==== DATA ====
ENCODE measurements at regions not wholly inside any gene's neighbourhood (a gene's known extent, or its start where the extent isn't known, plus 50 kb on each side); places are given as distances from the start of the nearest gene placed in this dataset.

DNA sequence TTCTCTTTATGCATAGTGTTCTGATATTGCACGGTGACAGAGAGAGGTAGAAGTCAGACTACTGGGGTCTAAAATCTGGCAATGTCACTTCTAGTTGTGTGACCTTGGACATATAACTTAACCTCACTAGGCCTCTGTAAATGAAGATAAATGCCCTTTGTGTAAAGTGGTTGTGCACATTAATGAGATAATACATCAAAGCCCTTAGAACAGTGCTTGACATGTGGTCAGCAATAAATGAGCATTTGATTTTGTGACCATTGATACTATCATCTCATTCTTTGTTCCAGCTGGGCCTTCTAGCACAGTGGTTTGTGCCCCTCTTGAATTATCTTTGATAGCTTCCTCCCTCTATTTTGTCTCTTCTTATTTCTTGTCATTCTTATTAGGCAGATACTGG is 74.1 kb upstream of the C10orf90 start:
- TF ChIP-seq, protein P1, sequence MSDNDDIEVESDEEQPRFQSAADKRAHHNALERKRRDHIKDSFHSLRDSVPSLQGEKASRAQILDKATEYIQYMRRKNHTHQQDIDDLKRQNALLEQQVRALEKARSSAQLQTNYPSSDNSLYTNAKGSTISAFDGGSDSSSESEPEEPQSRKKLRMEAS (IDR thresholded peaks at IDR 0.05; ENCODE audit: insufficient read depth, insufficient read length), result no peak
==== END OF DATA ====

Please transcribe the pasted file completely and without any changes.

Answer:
ENCODE measurements at regions not wholly inside any gene's neighbourhood (a gene's known extent, or its start where the extent isn't known, plus 50 kb on each side); places are given as distances from the start of the nearest gene placed in this dataset.

DNA sequence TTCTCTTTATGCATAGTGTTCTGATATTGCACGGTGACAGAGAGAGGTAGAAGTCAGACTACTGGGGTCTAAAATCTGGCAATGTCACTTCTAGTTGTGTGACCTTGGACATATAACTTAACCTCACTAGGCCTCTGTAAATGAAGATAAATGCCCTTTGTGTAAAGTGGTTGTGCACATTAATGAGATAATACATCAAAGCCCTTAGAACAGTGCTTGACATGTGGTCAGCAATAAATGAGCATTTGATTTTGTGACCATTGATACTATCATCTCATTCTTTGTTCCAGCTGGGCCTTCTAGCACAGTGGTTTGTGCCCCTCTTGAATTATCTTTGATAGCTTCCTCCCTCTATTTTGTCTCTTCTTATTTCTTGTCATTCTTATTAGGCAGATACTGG is 74.1 kb upstream of the C10orf90 start:
- TF ChIP-seq, protein P1, sequence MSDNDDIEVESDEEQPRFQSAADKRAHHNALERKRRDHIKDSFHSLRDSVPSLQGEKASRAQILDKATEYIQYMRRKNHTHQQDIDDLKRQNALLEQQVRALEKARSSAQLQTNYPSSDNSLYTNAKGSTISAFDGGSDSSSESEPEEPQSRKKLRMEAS (IDR thresholded peaks at IDR 0.05; ENCODE audit: insufficient read depth, insufficient read length), result no peak